Laughing Without Smiling

I was raised to believe in the literal infallibility and inerrancy of the Scriptures. If someone told me the Bible was “full of contradictions”, I was taught to hand them a Bible and say, “ok, show me one.” This usually works because most people don’t know the Bible all that well. But, demonstrating that the accuser doesn’t know his Bible well doesn’t negate his or her claim.

The more I’m learning, the more I realize that the Bible – though not full of contradictions – has quite a lot of them. And of these, though most are insignificant, several are quite significant.

The traditional orthodox response to these contradictions has been either to deny them, to attempt to reconcile them (i.e. explain them away) or to claim they weren’t in the “autographs”. Denying them is impossible for anyone who has seriously looked into the accusation. The claim that they aren’t in the autographs is just not helpful… and if it is true that the autographs are different than what we have, it throws the reliability of what our Bible contains into question.

This leaves us with the reconciling option. Usually, people who don’t want to admit to contradictions in the Bible will vastly overstate how this works by picking passages that are very easily reconcilable and then claiming that all the “apparent” contradictions are like that. For example, they may compare the sign that Pilate put on the cross, where the wording is slightly different, but the meaning is the same. If this were the worst contradiction in Scripture, I wouldn’t have anything else to say on this post. However, this type of argument is nothing but a “straw man” argument.

Though it is occasionally possible to reconcile contradictions, as above, I am not sure that it is necessary or even faithful to the Bible to do so. It requires us to synthesize Scripture in a way that I do not believe is faithful to Scripture. If we allow Scripture to speak as it has been given to us, we must allow it to speak in the tension and in the contradiction. The desire to reconcile these things is a distinctly Western instinct that comes from the enlightenment, not from Jesus, the disciples, or the Jewish tradition. In fact, the “doctrine” of infallibility and inerrancy are quite recent as well. We cannot assume that the Biblical writers were Western American Christians with our same sense of historical textbook non-biased fact only with no non-literal material writing.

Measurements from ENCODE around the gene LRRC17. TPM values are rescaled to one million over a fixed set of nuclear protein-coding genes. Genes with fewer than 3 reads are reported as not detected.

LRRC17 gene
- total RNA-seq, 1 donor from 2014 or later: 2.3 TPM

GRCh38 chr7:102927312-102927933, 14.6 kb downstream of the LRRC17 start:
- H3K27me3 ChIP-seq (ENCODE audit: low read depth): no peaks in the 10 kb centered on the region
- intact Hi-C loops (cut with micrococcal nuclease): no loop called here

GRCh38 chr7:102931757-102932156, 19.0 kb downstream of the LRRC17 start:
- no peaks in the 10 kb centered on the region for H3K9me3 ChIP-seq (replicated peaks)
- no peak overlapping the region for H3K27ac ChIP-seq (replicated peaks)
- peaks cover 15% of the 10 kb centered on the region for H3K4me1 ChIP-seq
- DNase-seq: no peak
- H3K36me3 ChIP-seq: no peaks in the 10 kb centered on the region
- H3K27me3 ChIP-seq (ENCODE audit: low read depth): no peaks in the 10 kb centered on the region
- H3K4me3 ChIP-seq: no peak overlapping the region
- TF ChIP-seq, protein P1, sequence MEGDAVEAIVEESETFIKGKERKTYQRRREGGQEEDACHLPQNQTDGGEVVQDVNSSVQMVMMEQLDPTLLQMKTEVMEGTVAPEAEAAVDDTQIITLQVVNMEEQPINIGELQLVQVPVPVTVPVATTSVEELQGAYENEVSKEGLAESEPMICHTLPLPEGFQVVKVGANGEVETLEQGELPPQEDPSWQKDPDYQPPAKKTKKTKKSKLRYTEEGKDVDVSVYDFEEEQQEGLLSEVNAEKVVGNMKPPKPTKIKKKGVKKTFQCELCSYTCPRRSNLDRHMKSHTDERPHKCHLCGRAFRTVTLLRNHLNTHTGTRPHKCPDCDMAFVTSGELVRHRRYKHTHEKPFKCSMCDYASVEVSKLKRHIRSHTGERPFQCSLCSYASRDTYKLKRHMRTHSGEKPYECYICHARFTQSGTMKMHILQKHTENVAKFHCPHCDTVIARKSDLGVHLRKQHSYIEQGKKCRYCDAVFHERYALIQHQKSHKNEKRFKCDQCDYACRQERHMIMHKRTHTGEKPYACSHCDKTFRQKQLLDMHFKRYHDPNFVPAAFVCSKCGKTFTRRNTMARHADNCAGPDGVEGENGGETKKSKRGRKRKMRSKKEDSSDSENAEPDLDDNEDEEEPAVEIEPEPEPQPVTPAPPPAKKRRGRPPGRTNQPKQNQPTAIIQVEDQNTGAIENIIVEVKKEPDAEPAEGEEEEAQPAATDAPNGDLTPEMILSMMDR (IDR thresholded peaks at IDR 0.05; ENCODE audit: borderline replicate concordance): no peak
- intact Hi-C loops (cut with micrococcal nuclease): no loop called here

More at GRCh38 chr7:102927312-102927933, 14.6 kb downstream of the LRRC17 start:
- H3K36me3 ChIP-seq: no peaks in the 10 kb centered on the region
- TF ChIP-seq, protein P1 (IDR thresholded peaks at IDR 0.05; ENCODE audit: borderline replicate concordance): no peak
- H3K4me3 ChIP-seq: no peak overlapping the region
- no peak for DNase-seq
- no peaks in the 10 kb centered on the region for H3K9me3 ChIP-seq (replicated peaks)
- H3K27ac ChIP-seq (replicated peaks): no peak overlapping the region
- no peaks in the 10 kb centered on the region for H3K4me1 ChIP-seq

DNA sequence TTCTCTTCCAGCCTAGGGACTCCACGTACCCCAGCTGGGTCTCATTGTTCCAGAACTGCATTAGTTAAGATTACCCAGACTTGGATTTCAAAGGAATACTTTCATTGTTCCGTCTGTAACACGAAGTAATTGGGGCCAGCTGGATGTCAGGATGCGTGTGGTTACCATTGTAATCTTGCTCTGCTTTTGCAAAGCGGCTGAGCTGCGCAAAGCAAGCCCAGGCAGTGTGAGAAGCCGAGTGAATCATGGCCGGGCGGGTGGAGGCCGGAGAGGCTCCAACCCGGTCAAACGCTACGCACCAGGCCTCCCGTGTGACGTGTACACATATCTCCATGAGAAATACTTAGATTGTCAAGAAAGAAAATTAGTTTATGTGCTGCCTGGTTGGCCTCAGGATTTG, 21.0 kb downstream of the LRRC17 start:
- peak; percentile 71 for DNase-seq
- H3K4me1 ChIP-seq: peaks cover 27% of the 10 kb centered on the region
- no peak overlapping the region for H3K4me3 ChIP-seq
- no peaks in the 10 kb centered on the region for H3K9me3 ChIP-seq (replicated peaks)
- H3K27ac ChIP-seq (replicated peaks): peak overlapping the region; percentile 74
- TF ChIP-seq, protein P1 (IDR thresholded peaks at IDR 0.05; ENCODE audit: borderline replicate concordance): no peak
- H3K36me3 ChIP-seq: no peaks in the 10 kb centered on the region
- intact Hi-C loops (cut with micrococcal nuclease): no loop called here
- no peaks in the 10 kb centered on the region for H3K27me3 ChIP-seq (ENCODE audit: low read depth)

Here are just a few contradictions in the Bible to consider: Compare 1 Kings 4:26 and 2 Chronicles 9:25. How many stalls of horses did Solomon have (40,000 or 4,000)? Compare 2 Samuel 24:13 and 1 Chronicles 21:11. How many years of famine were there (seven or three)? Compare Matthew 27:5 and Acts 1:18. How did Judas die? Of course there is the classic contradiction between Proverbs 26:4 and Proverb 26:5. Compare 2 Kings 24:8 and 2 Chronicles 36:9. How old was Jehoiachin when he began to reign (eight or eighteen)? Compare Matthew 1:16 and Luke 3:23. Who is Joseph’s father? Compare 1 Kings 9:23 to 2 Chronicles 8:10. How many overseers did Solomon have? (There are several more especially between Kings/Samuel and Chronicles and between the synoptic gospels… but they get redundant.)

And there are also contradicting (or at least multiple) theologies in Scripture. For instance, there are large sections in the Old Testament that tell us that God blesses those who do good with land and wealth and whatnot. But there are other sections (e.g. the book of Job & several psalms) that say exactly the opposite.

These are only a few representative contradictions among many. I’m sure some of these contradictions could be resolved. But I don’t think all of them can be.

Does this discredit the Bible? In my opinion it does not. What I think it does is discredit our tendency to read the Bible as though it is a history textbook where the reader is supposed to read dispassionately and from a distance. This tendency is engrained into our culture, no doubt. But it also militates against reading the Bible fully. We must learn to enter into the Bible more fully. It is difficult to get ourselves out of the assumption that our version of perceiving and understanding and communicating the truth was different from the writers and original audience of the Bible.

We ought not to read the Bible without letting the Bible read us. In our pursuit of the easy facts, we abandon what kind of book the Bible actually is. A professor of mine recently described the Bible as “faithful memory” rather than “history.” The difference does not hinder its ability to speak, but help it. History is fixed and static, whereas the observer shapes memory. Memory also allows for shaping the observer and the one who is raised with the ancestral memory.

1 comment:

sara without an 'h' said...

thanks for the thoughts...and thought-provoking...